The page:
• The owners of Caprisuite run a little boutique selling some of the homewares showcased in the B&B. If you like the look of anything you see and fancy making a purchase, jusk ask

Great for...

Beach
Honeymoon
  • = Recommended
  • = Best in region
  • = World favourite
  • Boutique B&B
  • 2
  • Breakfast only (+ restaurants nearby)
  • All ages welcome; best for children aged 4+
  • Open all year
  • Pool
  • Spa Treatments
  • WiFi
  • Pet Friendly
  • Disabled Access
  • Beach Nearby
  • Off-street Parking
  • Restaurants Nearby
  • Air Conditioning
  • Guest Lounge
  • Terrace
  • Garden
  • Gym
  • Concierge Service
Room: Blue Room

Rooms

There are 2 rooms - Blue and Yellow - leading off the gorgeous communal lounge. Both pack a punch in terms of style, with queensize four-posters, easy chairs and designer lighting under high vaulted ceilings. Windows have fold-out shutters, and the beds are dressed in bright blue or yellow hand-printed spreads by Napoli textile designer Livio de Simone.

The Yellow Room, the smaller of the 2, has windows facing the village and a street-wise photographic mural that adds an urban edge. The blue-striped shower room is compact but cleverly designed, and there’s a built-in wardrobe by the bed.

If it's space you're after, go for the Blue Room, which overlooks the inner courtyard. Its bathroom alone is larger than the Yellow Room, with an original tiled floor, the remnants of old frescoes, 2 font-like basins, and a pair of drench showers set in a wet area faced in black anthracite resin. In the bedroom is a huge bath, lit with electric-blue LEDs - it’s more of a plunge pool than a tub and takes an age to fill. Next to it, what looks like a pile of pebbles on a shelf turns out to be a gas-flame fire. There’s also space for storing suitcases, plus a quirky jumble of coat hangers on wires for your clothes.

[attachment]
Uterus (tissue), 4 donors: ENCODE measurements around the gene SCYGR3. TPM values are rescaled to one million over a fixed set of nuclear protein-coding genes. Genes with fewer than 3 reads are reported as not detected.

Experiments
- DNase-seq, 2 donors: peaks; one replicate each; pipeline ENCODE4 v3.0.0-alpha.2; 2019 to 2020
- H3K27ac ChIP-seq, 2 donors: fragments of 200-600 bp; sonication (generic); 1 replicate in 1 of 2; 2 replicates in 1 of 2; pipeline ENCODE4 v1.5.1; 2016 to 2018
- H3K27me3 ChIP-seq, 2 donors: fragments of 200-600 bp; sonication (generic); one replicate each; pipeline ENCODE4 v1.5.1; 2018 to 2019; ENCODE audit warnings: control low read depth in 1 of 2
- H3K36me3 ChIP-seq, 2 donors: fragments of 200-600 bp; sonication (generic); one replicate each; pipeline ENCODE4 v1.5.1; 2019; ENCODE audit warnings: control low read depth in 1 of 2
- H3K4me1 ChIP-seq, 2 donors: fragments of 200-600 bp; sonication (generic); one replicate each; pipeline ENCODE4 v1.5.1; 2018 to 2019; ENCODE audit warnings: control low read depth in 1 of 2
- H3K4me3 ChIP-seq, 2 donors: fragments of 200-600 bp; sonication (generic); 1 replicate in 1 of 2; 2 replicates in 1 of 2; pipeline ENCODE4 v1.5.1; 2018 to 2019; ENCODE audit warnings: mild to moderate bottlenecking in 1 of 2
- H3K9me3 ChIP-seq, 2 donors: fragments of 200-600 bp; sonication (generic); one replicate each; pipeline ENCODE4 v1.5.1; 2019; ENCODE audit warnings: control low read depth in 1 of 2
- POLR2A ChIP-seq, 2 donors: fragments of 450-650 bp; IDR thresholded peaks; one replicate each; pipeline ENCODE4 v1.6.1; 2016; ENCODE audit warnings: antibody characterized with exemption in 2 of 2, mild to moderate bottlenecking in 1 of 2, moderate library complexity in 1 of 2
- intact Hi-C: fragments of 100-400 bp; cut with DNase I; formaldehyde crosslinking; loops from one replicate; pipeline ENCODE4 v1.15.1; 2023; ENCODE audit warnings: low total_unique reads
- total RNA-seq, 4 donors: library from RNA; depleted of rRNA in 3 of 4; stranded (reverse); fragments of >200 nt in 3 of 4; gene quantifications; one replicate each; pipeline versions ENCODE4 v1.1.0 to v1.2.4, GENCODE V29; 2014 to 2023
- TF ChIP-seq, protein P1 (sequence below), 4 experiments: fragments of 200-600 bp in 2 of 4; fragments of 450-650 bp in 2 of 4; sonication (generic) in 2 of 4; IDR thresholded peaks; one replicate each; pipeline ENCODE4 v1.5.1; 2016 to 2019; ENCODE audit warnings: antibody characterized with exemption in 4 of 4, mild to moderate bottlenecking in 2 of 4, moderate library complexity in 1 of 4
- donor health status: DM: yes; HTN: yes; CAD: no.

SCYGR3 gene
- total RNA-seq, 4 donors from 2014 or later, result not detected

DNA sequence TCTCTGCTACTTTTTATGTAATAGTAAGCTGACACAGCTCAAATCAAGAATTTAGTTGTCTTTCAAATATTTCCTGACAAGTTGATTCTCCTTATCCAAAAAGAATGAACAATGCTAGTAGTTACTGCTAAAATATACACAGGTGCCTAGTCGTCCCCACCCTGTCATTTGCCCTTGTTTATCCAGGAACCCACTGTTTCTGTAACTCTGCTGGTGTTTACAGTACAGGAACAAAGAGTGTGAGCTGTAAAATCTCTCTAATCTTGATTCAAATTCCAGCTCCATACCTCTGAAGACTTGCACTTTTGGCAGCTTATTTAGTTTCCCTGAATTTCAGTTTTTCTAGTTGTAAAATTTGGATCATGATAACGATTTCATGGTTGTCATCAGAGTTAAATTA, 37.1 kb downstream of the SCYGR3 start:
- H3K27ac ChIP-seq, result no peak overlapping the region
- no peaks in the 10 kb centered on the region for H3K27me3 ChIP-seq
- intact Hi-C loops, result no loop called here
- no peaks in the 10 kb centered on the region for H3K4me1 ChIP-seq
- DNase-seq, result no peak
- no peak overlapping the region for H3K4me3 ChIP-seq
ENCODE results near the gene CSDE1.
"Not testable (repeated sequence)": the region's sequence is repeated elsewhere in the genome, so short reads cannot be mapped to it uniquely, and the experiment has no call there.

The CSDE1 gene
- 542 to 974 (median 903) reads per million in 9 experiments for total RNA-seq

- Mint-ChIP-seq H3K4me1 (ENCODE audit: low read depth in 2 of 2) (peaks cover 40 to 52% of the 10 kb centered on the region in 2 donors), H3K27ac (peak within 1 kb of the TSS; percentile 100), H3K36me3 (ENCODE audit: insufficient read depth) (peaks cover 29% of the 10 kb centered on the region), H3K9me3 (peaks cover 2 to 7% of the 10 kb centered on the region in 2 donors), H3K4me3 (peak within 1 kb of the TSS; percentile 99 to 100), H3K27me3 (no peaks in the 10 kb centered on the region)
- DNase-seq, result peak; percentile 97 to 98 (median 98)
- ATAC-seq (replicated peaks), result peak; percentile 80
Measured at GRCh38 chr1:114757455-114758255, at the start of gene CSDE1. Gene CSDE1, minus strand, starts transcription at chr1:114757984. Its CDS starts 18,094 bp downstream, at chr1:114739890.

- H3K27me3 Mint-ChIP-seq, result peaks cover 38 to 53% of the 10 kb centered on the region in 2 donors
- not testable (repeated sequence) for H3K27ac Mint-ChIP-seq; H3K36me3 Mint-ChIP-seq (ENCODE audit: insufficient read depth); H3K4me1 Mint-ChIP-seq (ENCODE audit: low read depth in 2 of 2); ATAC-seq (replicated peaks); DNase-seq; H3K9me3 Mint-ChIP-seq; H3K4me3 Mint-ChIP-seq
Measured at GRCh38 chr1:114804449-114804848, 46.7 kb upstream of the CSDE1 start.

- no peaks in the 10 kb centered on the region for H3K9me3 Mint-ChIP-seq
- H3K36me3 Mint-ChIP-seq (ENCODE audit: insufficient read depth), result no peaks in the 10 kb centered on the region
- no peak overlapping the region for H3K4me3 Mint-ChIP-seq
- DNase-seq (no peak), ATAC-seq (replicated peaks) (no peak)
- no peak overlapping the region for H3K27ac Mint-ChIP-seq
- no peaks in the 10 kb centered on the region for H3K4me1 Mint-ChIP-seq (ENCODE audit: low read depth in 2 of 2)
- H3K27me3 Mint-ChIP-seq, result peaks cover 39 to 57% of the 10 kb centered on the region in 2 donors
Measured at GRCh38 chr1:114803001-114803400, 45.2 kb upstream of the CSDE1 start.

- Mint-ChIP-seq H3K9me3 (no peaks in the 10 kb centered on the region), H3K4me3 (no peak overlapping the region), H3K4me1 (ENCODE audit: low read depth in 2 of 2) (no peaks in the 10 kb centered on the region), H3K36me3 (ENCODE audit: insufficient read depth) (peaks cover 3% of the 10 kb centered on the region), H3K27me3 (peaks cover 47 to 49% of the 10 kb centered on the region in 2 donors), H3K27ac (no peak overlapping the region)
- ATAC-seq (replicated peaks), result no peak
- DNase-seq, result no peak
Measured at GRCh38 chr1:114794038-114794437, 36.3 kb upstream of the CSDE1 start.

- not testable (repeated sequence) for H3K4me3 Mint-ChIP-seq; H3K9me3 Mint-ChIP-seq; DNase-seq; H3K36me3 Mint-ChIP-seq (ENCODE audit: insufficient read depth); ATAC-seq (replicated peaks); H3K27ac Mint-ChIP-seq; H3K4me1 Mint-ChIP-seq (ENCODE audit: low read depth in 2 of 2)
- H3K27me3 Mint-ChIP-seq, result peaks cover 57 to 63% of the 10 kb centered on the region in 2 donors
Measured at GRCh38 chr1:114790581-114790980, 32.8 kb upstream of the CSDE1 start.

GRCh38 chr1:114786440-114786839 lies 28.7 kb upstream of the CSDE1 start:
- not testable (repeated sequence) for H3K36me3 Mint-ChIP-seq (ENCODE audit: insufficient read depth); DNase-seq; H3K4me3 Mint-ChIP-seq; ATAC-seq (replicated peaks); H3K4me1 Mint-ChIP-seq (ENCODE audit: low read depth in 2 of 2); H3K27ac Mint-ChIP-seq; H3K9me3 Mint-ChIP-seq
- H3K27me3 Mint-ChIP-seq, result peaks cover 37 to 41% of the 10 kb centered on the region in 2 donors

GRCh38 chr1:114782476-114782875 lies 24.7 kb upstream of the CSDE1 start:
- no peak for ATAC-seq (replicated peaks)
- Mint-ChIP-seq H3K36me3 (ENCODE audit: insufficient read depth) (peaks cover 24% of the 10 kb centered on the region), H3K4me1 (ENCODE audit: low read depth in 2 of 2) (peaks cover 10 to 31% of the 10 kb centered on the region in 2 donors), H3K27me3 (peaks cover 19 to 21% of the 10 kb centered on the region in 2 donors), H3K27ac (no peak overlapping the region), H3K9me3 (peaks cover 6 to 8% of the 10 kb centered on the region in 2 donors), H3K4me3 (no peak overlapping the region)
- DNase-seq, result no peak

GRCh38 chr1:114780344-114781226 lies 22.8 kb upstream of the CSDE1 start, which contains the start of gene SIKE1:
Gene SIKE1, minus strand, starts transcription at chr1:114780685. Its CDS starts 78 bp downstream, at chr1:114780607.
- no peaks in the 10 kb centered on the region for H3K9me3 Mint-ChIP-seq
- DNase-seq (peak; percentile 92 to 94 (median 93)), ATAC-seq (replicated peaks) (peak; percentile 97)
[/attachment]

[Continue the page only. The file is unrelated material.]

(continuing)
Both rooms are air-conditioned and have use of the kitchen-diner (or loggia, as the owners call it) plus the lounge with its fireplace, sofa and funky lighting. Below, the intimate courtyard space has a decked terrace with designer patio furniture, overlooked by shelves of potted cacti.

Features include:

  • Access to shared kitchen and lounge
  • Air conditioning
  • Central heating
  • Extra beds
  • Hairdryer
  • Internet access
  • Internet access
  • Phone
  • Satellite tv
  • Terrace
  • Toiletries
  • WiFi
  • Wifi internet

Eating

Breakfast is served at any time you like, either indoors in the kitchen-diner or, in fine weather, under the sun in the courtyard. It’s a basic spread of cornflakes, sliced bread, croissants, brioches, jams, orange juice, tea and fresh coffee, but you can request ham and cheeses if you prefer.

Caprisuite doesn’t normally offer lunch or dinner, but a private chef can be arranged with advance notice to whip up a meal of your choice - perhaps spaghetti alle vongole (spaghetti with clams) and fresh fish with seasonal vegetables, followed by limoncello sorbet or chocolate and amaretto cake. Guests are also free to use the kitchen for making drinks and snacks, although it has little in the way of equipment.